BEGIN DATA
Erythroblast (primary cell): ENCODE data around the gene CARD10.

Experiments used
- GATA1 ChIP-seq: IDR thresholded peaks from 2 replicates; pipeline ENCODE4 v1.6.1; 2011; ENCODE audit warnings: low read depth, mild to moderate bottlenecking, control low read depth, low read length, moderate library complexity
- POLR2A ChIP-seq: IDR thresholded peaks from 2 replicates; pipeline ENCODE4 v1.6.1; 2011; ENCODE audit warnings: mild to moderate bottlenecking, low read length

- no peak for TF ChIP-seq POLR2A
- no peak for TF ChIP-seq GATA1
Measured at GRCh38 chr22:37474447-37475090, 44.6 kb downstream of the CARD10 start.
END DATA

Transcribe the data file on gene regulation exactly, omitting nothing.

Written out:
Erythroblast (primary cell): ENCODE data around the gene CARD10.

Experiments used
- GATA1 ChIP-seq: IDR thresholded peaks from 2 replicates; pipeline ENCODE4 v1.6.1; 2011; ENCODE audit warnings: low read depth, mild to moderate bottlenecking, control low read depth, low read length, moderate library complexity
- POLR2A ChIP-seq: IDR thresholded peaks from 2 replicates; pipeline ENCODE4 v1.6.1; 2011; ENCODE audit warnings: mild to moderate bottlenecking, low read length

- no peak for TF ChIP-seq POLR2A
- no peak for TF ChIP-seq GATA1
Measured at GRCh38 chr22:37474447-37475090, 44.6 kb downstream of the CARD10 start.